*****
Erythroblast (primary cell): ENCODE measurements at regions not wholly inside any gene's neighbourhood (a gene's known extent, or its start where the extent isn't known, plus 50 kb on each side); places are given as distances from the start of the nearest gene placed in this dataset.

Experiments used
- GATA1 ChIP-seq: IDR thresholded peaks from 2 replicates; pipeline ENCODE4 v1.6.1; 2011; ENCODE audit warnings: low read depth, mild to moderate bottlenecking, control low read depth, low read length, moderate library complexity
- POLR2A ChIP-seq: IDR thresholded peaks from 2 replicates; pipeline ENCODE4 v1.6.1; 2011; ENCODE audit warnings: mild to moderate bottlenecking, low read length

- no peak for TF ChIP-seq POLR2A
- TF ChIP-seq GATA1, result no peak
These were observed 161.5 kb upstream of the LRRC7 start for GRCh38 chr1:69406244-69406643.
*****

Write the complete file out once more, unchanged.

Erythroblast (primary cell): ENCODE measurements at regions not wholly inside any gene's neighbourhood (a gene's known extent, or its start where the extent isn't known, plus 50 kb on each side); places are given as distances from the start of the nearest gene placed in this dataset.

Experiments used
- GATA1 ChIP-seq: IDR thresholded peaks from 2 replicates; pipeline ENCODE4 v1.6.1; 2011; ENCODE audit warnings: low read depth, mild to moderate bottlenecking, control low read depth, low read length, moderate library complexity
- POLR2A ChIP-seq: IDR thresholded peaks from 2 replicates; pipeline ENCODE4 v1.6.1; 2011; ENCODE audit warnings: mild to moderate bottlenecking, low read length

- no peak for TF ChIP-seq POLR2A
- TF ChIP-seq GATA1, result no peak
These were observed 161.5 kb upstream of the LRRC7 start for GRCh38 chr1:69406244-69406643.